Closer to home, Greencoat UK Wind (LSE:UKW) is another new entrant to the Next Generation of Dividend Heroes, having raised payouts for a decade. This self-descriptive renewable energy giant with more than £4.8 billion of assets is currently yielding an impressive 7.3% dividend income after raising payouts by an annual average of 8.1% over the last five years. If that rate of ascent was maintained, which is not guaranteed, it would double shareholders’ income in nine years.

Less happily, looking backwards, UKW’s total returns were -6.5% over the last year, 32% over five years and 130% over the decade. To be fair, those returns ranked it second over one year among 22 funds in the AIC’s Renewable Energy Infrastructure sector. While it topped the sector charts over both the longer periods.

Nor can I blame UKW for the idiotic windfall tax imposed on North Sea energy companies by a Conservative government that seems to have forgotten all that boring stuff about reducing taxes to let employers and employees keep more of what we earn. Eye-roll, sigh, clasps forehead and groans.

I bought Greencoat UK wind last summer at 145p. The current share price is 137p.

On a brighter note, the other new entrants to the AIC’s hall of fame are CT UK High Income Ord (LSE:CHI) trust, Mercantile Ord (LSE:MRC)ICG Enterprise Trust Ord (LSE:ICGT)Henderson International Income Ord (LSE:HINT)RIT Capital Partners Ord (LSE:RCP) and BBGI Global Infrastructure Ord (LSE:BBGI). Current dividend yields of 7.4% at ICGT and 7.1% at HINT are notable, as are annualised rates of increase of 6.7% at HINT and 6.6% at CHIB.

Annabel Brodie-Smith, a director of the AIC, pointed out: “Investment trusts’ ability to smooth dividends over time makes them particularly attractive to income-seekers. They can do this because they are allowed to hold back up to 15% of their income each year, which they can use to boost payouts in leaner years.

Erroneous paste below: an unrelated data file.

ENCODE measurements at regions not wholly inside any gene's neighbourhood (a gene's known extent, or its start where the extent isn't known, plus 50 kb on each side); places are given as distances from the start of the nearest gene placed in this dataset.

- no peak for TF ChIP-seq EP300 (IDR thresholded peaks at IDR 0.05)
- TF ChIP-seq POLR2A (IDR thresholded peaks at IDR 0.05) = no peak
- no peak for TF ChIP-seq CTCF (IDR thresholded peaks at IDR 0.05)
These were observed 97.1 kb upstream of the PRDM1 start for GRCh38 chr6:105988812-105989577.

“The eight trusts joining our ‘Next Generation of Dividend Heroes’ this year are from a range of sectors, from the UK to global shares. Their ability to keep growing their dividends through challenging times is reassuring.”

Of course, the past is not necessarily a guide to the future. But it does provide one factual basis on which to hazard a guess and might help those of us aiming to fund retirement from investment income, while keeping one eye on total returns.

Ian Cowie is a freelance contributor and not a direct employee of interactive investor.

Ian Cowie is a shareholder in Apple (AAPL), Canadian General Investments (CGI) and Greencoat UK Wind (UKW) as part of a global portfolio of investment trusts and other shares.

These articles are provided for information purposes only.  Occasionally, an opinion about whether to buy or sell a specific investment may be provided by third parties.  The content is not intended to be a personal recommendation to buy or sell any financial instrument or product, or to adopt any investment strategy as it is not provided based on an assessment of your investing knowledge and experience, your financial situation or your investment objectives. The value of your investments, and the income derived from them, may go down as well as up. You may not get back all the money that you invest. The investments referred to in this article may not be suitable for all investors, and if in doubt, an investor should seek advice from a qualified investment adviser.